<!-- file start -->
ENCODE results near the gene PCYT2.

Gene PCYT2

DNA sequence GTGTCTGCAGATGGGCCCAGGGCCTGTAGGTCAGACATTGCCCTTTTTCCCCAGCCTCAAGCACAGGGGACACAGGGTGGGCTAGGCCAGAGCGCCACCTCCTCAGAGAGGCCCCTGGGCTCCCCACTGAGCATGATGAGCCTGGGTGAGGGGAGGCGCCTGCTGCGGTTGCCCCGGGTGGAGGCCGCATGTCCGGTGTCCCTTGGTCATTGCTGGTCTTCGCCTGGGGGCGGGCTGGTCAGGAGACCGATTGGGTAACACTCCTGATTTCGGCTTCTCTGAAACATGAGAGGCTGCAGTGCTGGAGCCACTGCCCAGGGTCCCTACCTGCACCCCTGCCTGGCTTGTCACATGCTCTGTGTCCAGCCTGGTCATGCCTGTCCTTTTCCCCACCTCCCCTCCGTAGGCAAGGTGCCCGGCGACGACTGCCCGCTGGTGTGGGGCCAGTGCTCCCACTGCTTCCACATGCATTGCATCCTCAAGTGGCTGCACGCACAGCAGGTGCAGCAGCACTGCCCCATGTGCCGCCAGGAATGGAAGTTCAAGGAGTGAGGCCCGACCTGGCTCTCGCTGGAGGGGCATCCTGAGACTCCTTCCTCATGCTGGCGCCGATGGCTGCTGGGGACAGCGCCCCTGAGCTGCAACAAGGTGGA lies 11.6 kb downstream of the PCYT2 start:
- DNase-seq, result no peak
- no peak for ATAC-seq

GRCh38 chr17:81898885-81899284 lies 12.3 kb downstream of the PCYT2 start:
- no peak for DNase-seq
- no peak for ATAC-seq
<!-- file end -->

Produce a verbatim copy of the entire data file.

ENCODE results near the gene PCYT2.

Gene PCYT2

DNA sequence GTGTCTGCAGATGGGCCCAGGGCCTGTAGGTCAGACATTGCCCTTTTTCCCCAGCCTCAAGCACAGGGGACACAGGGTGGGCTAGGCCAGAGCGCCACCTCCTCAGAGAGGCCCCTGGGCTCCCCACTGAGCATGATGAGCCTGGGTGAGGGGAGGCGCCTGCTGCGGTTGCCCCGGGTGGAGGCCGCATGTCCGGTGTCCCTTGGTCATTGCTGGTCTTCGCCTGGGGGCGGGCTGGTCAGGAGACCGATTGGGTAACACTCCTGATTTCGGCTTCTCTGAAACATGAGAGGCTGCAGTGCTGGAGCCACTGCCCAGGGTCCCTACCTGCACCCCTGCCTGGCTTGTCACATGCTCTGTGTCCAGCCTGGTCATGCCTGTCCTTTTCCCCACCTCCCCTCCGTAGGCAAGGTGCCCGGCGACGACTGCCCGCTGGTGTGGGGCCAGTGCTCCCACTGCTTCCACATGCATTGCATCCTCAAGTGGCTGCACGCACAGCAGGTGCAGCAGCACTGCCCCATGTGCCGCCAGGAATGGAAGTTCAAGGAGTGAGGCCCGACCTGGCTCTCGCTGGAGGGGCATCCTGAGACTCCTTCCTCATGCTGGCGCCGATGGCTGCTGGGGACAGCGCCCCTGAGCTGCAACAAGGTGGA lies 11.6 kb downstream of the PCYT2 start:
- DNase-seq, result no peak
- no peak for ATAC-seq

GRCh38 chr17:81898885-81899284 lies 12.3 kb downstream of the PCYT2 start:
- no peak for DNase-seq
- no peak for ATAC-seq